The following article was recently published in Bloomberg BNA’s Corporate Governance Report. In addition, it was uploaded to all Bloomberg terminals, which are used globally by approximately 350,000 investors, financial traders, and corporate governance experts. For the rest of the article, click here.
Risk Oversight: Risk Committees Can Play a Role, But They Are Not the Whole Story
In the wake of the ﬁnancial meltdown of 2008, and before the Dodd-Frank Wall Street Reform and Consumer Protection Act was introduced, there were rumblings in the marketplace calling for all companies to have board-level risk committees. Such calls stemmed from the assumption that if corporate America had speciﬁc committees of independent directors to oversee all of the company’s risks, the problems that led to the banking crisis and the subsequent meltdown of Lehman Brothers and Bear Stearns could have been avoided. The concept went so far as to be included in early drafts of Dodd-Frank, but the act was eventually narrowed to require risk committees only on the boards of ﬁnancial institutions.
Interestingly, most, if not all, of the ﬁnancial institutions that failed during the most recent recession already had risk committees on their boards before the crisis, so the requirement within Dodd-Frank was not earth shattering. However, when the National Association of Corporate Directors (NACD) examined the board structure and committee responsibilities outside of ﬁnancial companies, a much different approach came to light. Risk at most non-ﬁnancial companies was over seen by the audit committee of the board prior to the failure, and still is.
NACD believes that the full board should approve and oversee the risk management policies developed and recommended by management. Risk oversight by a board risk committee—especially one that works in isolation from management and other board committees—could weaken both risk management and risk oversight.
The 2009 Report of the NACD Blue Ribbon Commission on Risk Governance states:
The full board should have primary responsibility for risk oversight, with the board’s standing committees supporting the board by addressing the risks inherent in their respective areas of oversight. It is rare that any one committee—such as the audit committee or a risk committee—would have the time, resources, and expertise to oversee the full range of risks facing a company. Moreover, the critical link between strategy and risk points to the need for the full board—rather than any one committee—to have responsibility for risk.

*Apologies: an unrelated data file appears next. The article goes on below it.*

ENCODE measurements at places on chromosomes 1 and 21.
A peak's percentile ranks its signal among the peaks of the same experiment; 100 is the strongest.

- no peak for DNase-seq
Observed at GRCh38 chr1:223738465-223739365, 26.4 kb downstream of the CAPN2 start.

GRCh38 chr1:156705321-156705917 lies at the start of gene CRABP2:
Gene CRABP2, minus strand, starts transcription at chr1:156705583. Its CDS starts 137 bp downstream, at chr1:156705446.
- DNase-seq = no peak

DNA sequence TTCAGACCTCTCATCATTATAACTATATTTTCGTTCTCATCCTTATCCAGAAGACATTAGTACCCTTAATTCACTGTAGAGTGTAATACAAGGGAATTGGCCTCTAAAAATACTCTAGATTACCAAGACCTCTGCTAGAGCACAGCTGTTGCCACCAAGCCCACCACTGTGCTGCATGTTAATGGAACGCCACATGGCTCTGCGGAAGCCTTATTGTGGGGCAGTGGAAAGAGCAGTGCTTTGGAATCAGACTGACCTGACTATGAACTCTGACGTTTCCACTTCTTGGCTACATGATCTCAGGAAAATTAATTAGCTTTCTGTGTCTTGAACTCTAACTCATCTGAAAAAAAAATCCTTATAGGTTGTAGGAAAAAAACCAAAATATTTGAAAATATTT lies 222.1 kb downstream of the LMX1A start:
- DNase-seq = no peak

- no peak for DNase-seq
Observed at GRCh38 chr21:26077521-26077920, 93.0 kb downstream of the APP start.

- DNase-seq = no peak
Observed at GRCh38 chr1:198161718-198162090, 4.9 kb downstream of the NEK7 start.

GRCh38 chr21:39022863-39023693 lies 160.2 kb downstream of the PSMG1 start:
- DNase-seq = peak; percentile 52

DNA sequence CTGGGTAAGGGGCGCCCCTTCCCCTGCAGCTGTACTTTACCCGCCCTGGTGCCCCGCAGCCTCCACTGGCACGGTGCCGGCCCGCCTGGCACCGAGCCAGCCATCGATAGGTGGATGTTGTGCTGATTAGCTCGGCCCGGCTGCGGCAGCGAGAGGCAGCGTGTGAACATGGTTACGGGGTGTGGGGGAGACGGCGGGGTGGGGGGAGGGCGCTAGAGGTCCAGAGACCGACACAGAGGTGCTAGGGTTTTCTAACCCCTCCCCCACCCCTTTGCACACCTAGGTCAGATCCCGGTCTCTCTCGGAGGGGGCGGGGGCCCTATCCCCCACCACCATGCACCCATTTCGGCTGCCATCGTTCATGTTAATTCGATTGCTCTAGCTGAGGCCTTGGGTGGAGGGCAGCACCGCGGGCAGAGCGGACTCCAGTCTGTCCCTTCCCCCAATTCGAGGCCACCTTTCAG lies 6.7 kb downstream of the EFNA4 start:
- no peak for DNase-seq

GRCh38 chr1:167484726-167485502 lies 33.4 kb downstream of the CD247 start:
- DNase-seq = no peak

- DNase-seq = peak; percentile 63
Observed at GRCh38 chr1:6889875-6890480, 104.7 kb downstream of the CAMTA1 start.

A risk committee cannot, and should not, replace the board’s active engagement in risk oversight. Active, proper, and effective risk oversight requires the full board’s attention.
High-Proﬁle Risk Issues
In a blast of legislation, the 2010 Dodd-Frank Act mandated that ﬁnancial institutions have risk committees. Jumping ahead two years to this spring, the Federal Reserve Board recently proposed rules to put this mandate into place, requiring certain ﬁnancial institutions (any publicly traded non-bank ﬁnancial company supervised by the Board of Governors and any publicly traded bank-holding company with consolidated assets of $10 billion or more) to establish board level risk committees. These committees would be explicitly responsible for oversight of the enterprise risk management practices of the company.
However, recent events have proven that risk requires more thought than simply forming a committee dedicated to its oversight. While corporate crisis is not a new story, several high-proﬁle stories have led some to question the current structures in place to oversee risk. In many of these cases, companies have not been able to recognize the ultimate level of risk presented in strategies. Especially in large corporations with multiple business units, it can be difﬁcult to identify the total level of risk presented, given inter- and intra-business correlations.
The inability to recognize the interconnectivity of risk can skew the balance of risk and reward companies believe they have in place. Absent the recognition of interrelation within the organization—which can amplify the risk presented—the board may believe it has established an appropriate balance of risk and reward based on what the company can bear. Factoring in interconnectivities, the board may ﬁnd itself in hot water if strategies take a turn for the worse.
In addition to the required risk committees already possessed by most large ﬁnancial institutions, the Federal Reserve Board included an additional provision: that each committee include at least one risk management ‘‘expert.’’ However, the given deﬁnition of ‘‘risk-management expertise’’ was vague at best, ultimately lacking a comprehensive explanation of acceptable experiences and background.
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